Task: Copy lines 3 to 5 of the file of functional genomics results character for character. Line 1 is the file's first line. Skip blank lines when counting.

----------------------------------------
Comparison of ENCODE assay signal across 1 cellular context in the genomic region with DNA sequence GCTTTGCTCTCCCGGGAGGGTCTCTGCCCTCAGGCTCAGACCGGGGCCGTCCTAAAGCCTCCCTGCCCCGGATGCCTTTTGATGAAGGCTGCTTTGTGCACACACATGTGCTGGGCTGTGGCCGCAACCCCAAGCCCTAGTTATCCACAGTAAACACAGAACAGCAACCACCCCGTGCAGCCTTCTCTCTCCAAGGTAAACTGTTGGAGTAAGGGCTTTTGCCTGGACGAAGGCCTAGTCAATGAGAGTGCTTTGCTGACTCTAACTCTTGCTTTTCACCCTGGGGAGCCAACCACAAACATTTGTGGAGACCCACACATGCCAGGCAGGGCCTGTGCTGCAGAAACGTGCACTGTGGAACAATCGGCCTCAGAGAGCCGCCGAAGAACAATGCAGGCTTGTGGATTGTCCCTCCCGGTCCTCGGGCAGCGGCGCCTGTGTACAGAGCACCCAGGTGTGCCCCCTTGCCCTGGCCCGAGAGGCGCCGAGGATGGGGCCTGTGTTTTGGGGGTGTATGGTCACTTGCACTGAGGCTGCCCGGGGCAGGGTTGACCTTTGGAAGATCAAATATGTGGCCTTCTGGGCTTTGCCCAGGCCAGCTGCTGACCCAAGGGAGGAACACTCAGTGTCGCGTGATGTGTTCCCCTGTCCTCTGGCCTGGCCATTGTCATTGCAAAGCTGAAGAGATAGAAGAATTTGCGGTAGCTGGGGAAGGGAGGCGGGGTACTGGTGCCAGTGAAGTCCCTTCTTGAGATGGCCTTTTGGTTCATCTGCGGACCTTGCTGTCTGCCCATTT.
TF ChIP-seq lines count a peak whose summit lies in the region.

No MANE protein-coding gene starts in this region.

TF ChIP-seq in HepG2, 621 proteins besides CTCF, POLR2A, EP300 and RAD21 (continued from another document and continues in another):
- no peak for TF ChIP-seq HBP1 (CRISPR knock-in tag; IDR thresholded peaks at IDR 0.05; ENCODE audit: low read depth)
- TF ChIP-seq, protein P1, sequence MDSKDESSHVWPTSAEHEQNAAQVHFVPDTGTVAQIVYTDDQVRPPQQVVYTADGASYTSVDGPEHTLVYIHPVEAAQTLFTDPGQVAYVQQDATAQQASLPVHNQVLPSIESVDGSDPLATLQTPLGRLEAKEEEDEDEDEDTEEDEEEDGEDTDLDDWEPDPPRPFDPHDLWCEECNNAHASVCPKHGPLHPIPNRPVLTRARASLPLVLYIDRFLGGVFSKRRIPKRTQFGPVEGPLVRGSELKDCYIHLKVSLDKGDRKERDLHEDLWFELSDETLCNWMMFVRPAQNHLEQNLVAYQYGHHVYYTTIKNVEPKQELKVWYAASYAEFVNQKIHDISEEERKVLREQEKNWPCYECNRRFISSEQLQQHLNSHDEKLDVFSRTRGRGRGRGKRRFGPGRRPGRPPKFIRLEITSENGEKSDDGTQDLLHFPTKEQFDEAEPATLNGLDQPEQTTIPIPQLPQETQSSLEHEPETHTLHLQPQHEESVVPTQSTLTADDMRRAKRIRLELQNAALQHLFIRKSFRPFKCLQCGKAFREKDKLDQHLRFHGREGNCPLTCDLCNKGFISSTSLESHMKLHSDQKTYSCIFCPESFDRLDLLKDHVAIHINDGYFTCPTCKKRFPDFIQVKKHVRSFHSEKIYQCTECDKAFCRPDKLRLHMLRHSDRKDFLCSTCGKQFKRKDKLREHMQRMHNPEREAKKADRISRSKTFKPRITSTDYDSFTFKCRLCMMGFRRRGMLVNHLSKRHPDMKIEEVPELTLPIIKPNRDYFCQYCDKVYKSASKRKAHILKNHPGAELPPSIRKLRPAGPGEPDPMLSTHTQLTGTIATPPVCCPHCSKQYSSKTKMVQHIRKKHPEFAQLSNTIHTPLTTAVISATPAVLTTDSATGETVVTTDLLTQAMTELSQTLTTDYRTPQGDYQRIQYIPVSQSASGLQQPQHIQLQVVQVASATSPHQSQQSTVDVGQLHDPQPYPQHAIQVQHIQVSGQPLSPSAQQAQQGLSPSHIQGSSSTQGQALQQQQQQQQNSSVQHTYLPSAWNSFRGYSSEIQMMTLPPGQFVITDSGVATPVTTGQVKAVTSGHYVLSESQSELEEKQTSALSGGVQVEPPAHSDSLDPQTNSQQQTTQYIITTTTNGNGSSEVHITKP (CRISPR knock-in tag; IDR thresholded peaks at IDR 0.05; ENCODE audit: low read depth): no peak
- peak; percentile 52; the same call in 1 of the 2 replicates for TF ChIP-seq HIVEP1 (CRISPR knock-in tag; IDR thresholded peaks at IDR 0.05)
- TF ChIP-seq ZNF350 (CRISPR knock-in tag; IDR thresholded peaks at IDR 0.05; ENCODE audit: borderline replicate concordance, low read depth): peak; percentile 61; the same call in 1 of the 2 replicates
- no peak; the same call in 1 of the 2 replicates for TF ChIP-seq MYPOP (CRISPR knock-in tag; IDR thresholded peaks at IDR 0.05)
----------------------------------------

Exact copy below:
No MANE protein-coding gene starts in this region.

TF ChIP-seq in HepG2, 621 proteins besides CTCF, POLR2A, EP300 and RAD21 (continued from another document and continues in another):
- no peak for TF ChIP-seq HBP1 (CRISPR knock-in tag; IDR thresholded peaks at IDR 0.05; ENCODE audit: low read depth)